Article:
Life experience is learning experience
What enriches Prof. Teixeira’s academic career is his life experiences and his profound dedication to social justice activism and advocacy work in the community: 10 years as a sexual-health counsellor, his involvement and co-founding of the Anarchist Free University in Toronto, and many other pedagogical projects, including his current involvement with the LGBTQ social justice group, Queer Ontario.
His academic endeavours have often been concurrent with community involvement or full-time work. While an undergraduate (in English and Sociology at the University of Toronto), Prof. Teixeira volunteered with an organization offering sex education and counseling “to LGBTQ students with questions around coming out, HIV, and sexual health and safety.” This experience helped him get a full-time counseling position at Hassle Free Clinic, which has a mandate to provide non-judgmental health-care services to everyone. He worked there from 1994 till 2004, and during his last four years, he was also a master’s student in Sociology and Equity Studies at the Ontario Institute for Studies in Education (OISE) and U of T. This “was extremely challenging,” he says. “There was no time for anything else. But I had a really supportive committee. Living with a long-term boyfriend who was a high-school teacher at the time provided additional, crucial support and companionship.”
Then Prof. Teixeira quit his counseling job to pursue a PhD in Sociology at York University. His PhD research is a critical investigation into the contemporary discourses of child protection legislation. “As [Michel] Foucault would say, I’m diagnosing the contemporary, looking at the history of the present,” he explains. Titled Governing Children and Youth and the Socio-legal Regulation of Sexual Danger: Exploring Youthful Sexualities, Age Relations and Legislation in Canada, 2001-2008, his thesis “critically examines recent laws, such as the Omnibus Bill C-2, which increased the age of sexual consent in Canada from 14 to 16 and placed tighter restrictions on child pornography.” The research “investigates … governmental practices and legal regulation as they construct the child as a site of social regulation that draws on normative conceptions of bodies, sexualities, gender, desires, and families, and their connection to shifting relations between the law, the state, and criminal, psychiatric and medical expertise.”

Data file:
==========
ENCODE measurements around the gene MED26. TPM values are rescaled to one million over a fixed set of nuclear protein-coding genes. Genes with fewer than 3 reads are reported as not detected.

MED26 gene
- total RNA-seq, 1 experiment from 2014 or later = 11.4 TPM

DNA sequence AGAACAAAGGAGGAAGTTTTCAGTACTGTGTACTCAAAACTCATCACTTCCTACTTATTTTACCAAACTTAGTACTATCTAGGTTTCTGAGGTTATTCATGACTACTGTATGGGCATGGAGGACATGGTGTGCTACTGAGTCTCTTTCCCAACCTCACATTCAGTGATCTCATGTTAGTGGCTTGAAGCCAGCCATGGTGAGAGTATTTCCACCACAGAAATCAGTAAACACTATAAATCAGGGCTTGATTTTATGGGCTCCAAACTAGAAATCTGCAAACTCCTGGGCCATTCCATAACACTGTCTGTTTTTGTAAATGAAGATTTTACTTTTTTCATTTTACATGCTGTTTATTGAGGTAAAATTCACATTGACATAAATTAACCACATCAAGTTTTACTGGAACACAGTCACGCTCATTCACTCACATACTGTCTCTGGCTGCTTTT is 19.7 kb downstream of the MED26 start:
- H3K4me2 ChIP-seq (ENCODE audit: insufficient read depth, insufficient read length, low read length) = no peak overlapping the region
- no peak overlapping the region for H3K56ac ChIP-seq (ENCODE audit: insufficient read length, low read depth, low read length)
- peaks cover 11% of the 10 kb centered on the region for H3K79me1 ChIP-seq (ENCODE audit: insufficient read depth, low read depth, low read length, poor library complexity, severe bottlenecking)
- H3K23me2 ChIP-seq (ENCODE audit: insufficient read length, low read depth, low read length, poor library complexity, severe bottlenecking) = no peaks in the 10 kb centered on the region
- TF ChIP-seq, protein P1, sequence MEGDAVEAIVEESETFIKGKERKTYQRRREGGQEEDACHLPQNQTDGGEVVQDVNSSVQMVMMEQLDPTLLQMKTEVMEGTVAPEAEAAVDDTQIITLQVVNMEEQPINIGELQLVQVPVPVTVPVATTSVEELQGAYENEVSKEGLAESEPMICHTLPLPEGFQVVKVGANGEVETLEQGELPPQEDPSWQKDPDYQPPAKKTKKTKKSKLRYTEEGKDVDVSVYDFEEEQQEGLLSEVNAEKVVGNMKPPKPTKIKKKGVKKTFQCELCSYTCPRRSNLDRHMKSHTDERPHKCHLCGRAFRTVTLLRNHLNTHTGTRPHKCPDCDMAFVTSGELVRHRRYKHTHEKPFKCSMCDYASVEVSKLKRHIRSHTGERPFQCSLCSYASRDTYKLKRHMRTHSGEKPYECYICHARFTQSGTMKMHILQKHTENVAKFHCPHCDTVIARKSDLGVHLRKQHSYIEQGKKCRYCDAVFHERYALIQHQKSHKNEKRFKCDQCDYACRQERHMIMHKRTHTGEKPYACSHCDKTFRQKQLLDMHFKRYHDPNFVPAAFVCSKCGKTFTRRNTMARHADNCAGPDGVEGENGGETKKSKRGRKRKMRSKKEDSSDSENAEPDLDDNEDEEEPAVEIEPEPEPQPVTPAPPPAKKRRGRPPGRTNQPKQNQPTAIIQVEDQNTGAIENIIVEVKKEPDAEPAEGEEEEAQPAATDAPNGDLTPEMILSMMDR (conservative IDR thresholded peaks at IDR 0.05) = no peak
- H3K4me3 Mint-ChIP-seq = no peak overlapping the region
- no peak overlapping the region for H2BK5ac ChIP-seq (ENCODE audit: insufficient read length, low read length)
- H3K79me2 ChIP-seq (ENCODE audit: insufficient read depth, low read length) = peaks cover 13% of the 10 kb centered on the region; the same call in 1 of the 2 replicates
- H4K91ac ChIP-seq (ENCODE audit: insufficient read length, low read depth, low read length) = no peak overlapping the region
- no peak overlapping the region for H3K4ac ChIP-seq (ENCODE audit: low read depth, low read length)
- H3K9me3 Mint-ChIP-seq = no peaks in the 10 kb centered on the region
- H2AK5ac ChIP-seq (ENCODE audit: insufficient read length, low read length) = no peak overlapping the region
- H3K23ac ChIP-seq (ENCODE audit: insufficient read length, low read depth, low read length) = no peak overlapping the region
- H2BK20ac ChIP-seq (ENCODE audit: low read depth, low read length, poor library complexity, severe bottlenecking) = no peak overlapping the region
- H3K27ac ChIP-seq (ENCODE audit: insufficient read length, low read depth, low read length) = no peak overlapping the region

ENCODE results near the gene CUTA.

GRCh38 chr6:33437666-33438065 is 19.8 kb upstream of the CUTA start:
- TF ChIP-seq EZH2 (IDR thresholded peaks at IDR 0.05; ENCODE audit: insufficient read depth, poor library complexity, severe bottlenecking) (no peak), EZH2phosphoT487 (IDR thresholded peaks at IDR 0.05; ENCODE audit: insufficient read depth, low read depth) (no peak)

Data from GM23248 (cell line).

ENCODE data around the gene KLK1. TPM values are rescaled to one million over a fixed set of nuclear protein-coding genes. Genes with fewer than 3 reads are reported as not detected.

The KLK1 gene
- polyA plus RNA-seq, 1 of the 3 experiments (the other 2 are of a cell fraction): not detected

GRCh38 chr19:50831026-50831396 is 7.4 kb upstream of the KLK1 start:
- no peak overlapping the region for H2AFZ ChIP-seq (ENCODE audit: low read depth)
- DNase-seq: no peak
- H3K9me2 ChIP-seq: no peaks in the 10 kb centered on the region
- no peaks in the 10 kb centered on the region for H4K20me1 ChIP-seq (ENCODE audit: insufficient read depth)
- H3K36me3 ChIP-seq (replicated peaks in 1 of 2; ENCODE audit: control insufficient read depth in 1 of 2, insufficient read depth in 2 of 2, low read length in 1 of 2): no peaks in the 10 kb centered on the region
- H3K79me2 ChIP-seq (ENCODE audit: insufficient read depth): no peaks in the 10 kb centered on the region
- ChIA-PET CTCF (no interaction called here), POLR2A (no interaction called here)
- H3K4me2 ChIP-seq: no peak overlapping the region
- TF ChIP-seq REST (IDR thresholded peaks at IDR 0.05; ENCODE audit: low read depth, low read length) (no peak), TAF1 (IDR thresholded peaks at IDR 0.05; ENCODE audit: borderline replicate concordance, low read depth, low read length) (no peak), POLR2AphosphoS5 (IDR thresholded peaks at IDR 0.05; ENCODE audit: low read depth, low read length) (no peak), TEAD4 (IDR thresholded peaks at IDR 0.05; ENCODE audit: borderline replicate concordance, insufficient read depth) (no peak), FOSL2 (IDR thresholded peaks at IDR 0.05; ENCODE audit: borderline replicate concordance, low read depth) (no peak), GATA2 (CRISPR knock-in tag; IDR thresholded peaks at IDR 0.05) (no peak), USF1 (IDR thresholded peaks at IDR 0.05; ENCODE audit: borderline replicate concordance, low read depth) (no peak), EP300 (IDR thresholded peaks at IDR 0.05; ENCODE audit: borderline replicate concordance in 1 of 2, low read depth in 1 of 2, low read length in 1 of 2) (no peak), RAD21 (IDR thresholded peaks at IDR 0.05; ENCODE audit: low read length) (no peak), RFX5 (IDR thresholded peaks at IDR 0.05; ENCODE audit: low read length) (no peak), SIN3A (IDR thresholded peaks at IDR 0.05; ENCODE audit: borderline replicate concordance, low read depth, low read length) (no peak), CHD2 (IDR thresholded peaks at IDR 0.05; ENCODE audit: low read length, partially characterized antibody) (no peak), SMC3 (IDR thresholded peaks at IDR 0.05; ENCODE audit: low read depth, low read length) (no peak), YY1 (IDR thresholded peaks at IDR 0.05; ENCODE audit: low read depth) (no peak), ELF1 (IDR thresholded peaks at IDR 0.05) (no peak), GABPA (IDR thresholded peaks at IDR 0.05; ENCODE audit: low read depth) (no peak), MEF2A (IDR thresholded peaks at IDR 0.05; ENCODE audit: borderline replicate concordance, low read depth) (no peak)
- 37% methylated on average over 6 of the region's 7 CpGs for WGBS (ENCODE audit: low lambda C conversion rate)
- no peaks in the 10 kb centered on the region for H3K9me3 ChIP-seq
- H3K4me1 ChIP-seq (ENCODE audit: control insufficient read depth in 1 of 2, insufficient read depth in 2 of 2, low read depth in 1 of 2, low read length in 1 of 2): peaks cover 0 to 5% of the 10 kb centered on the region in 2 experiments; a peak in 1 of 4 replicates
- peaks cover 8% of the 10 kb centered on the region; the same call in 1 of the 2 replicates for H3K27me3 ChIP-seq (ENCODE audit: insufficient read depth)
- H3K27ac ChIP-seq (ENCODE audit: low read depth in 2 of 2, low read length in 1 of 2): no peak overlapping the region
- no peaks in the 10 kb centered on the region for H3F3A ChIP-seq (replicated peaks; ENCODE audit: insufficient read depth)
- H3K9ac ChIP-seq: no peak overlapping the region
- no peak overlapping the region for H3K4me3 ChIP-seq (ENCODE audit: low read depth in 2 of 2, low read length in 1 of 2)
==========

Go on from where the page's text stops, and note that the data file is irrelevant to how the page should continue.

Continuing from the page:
As he’s still working on revisions, his research hasn’t yet “been published in peer-reviewed journals,” he says. However, some excerpts have appeared in XTRA, an LGBT paper
Teaching critical thinking, thinking critically about teaching
While wrapping up his master’s degree, Prof. Teixeira helped found the Anarchist Free University, an “anti-authoritarian” community education collective that opened in September 2003. His experience teaching a collaboratively developed course Radical Perspectives on Sexuality “was one of the more interesting and engaged moments in my life,” he says, “and involved activating myself in opposition to some of the more usual and normative teaching methods.”
In 2010, Prof. Teixeira brought that experience to teaching in more traditional settings, and since then, he’s taught at Brock, York, Trent, and OCAD universities. At Trent, he taught a second-year sociology course, The Sociology of Family and Households, in winter 2016. Since the contract ended in April, he’s been at OCAD U, where for three years, he’s taught a third-year sociology course, Childhood, Families & Social Change.